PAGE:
Forcing people to pay more in nursing insurance contribution means cuts in disposable earning on the part of workers and people in general. A consumption tax increase means widening income inequality. The government plans to introduce “social security with the support of all generations” and reduced consumption tax rates for certain goods and services when its rate is increased. But reduced consumption tax rates will only widen the income inequality. Under a social security system supported by all generations, while the burden of households of strata capable of paying high fees for child care services will be reduced, the needy will enjoy no such benefits. The reduced rate system that the government is considering is not only complicated. It will also benefit consumers who buy high priced goods or services. The government policy does not reflect the actual state of people’s livelihoods.

“Defense” spending should be cut by 5.3 trillion yen. Japan is continuing to buy weapons, which include weapons for space war or invasion abroad, apparently to accede to the demand of the US government and Japan’s business circles. The government bases its arms purchases on the same understanding of the situation as three years ago without taking into account the changes that are now underway in North Korea. This way of arms procurement is clearly changing the meaning of “national defense”. It will also further worsen the country’s fiscal position and making it difficult for the people to make ends meet. We will expose the truth of these issues as they are discussed in the Diet. The struggle to stop the consumption tax rate from being raised in October is crucial. We will increase the combined parliamentary and extra-parliamentary forces and joint struggle between the citizens’ movement and opposition parties to win the enactment of a national budget that truly benefit the workers and the people in general.

“Accurate data and information” are prerequisite for parliamentary discussions. It was extraordinary that the government bill for the FY2019 budget had to be approved by the Cabinet again on January 18 following the revelation of the falsification of the findings of the Health, Labor and Welfare Ministry’s monthly labor force survey. We must not overlook the fact that the Cabinet of Prime Minister Abe knew the irregularities in January. The Health, Labor and Welfare Minister cannot escape the responsibility for endorsing the budget bill at the Cabinet meeting. The irregularities have been discovered in 22 out of 56 key government surveys. The government should unravel every aspect of all its surveys to pave the way for deliberations in the Diet. To that end, it is necessary to increase the numbers of surveys and of channels of survey.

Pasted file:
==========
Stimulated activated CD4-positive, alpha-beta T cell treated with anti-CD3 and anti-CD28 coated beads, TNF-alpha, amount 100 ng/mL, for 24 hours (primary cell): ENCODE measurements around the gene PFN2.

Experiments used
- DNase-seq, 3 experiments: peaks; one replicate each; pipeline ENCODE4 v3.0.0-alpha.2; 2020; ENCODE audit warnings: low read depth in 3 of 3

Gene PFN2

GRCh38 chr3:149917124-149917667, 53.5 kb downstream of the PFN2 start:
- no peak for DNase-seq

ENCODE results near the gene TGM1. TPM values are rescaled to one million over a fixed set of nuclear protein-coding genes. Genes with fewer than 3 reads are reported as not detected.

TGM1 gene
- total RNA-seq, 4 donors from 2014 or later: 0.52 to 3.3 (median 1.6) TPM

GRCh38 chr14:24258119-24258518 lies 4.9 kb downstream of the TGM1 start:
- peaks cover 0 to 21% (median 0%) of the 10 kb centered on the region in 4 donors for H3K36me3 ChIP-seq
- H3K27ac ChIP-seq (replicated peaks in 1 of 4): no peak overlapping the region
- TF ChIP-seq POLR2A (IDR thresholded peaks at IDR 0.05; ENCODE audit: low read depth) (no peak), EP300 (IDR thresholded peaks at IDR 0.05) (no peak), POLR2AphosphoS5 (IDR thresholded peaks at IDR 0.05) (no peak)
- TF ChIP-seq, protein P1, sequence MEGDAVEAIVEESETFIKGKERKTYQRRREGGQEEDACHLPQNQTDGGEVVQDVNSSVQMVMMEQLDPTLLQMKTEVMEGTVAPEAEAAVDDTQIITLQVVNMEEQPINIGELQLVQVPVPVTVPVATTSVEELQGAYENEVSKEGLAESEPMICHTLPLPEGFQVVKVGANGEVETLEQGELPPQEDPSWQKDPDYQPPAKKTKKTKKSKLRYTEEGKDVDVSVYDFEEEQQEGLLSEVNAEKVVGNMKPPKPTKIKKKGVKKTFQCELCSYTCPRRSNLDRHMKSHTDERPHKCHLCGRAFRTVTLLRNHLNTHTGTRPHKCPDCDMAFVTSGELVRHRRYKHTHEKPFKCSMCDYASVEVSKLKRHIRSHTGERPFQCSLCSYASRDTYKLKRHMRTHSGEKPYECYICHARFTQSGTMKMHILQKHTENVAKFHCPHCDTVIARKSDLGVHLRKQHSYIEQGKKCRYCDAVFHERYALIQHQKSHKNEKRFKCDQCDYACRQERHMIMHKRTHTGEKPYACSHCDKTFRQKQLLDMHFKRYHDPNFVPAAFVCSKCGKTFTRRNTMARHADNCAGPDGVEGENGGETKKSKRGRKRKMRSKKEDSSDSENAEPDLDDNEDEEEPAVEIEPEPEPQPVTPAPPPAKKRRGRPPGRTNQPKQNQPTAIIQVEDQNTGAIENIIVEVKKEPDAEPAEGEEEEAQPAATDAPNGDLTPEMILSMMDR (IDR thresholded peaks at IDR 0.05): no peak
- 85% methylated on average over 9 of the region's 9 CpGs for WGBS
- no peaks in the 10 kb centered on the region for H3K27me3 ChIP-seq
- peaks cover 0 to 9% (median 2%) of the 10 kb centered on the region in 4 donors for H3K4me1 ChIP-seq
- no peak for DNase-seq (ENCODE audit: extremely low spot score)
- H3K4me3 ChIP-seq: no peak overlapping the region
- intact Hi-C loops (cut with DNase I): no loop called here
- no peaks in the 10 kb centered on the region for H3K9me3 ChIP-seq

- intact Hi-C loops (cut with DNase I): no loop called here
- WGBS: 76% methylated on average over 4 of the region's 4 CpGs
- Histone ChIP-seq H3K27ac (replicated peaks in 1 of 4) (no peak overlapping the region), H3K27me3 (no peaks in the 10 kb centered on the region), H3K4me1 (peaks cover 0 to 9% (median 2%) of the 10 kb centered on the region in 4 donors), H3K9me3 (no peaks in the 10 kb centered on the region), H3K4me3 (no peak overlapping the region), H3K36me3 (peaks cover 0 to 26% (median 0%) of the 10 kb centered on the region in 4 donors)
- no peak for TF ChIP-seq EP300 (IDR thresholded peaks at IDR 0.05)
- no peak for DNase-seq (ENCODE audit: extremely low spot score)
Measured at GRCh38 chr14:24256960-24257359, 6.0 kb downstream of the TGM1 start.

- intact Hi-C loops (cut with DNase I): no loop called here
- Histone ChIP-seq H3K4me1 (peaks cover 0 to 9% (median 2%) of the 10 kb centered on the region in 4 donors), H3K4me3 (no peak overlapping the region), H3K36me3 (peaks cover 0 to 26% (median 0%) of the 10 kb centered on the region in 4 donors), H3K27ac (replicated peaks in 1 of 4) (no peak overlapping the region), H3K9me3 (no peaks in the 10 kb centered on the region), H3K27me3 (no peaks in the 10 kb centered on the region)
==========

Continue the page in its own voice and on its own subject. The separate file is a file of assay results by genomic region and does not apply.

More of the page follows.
The Prime Minister is duty-bound to defend the Constitution. But Prime Minister Abe used his policy speech in the Diet to call for discussion on constitutional revision. He does not understand his being duty-bound to defend the Constitution and the principle of the separation of powers, division of the legislative, executive and judicial functions of government. He has no right to call for constitutional revision. Even some LDP politicians are saying “it’s difficult to get the Constitution revised at the call of Abe”. What Abe has in mind is to adversely amend Article 9 of the Constitution to pave the way for turning Japan into a country that wages war. That’s what we must reject for any reasons.

We should be convinced of what we have achieved so far in the 30-million signature campaign in each federation and region. Continuing to raise the level of the effort, we will increase our movement with the nationwide local elections and the subsequent House of Councilors election in mind.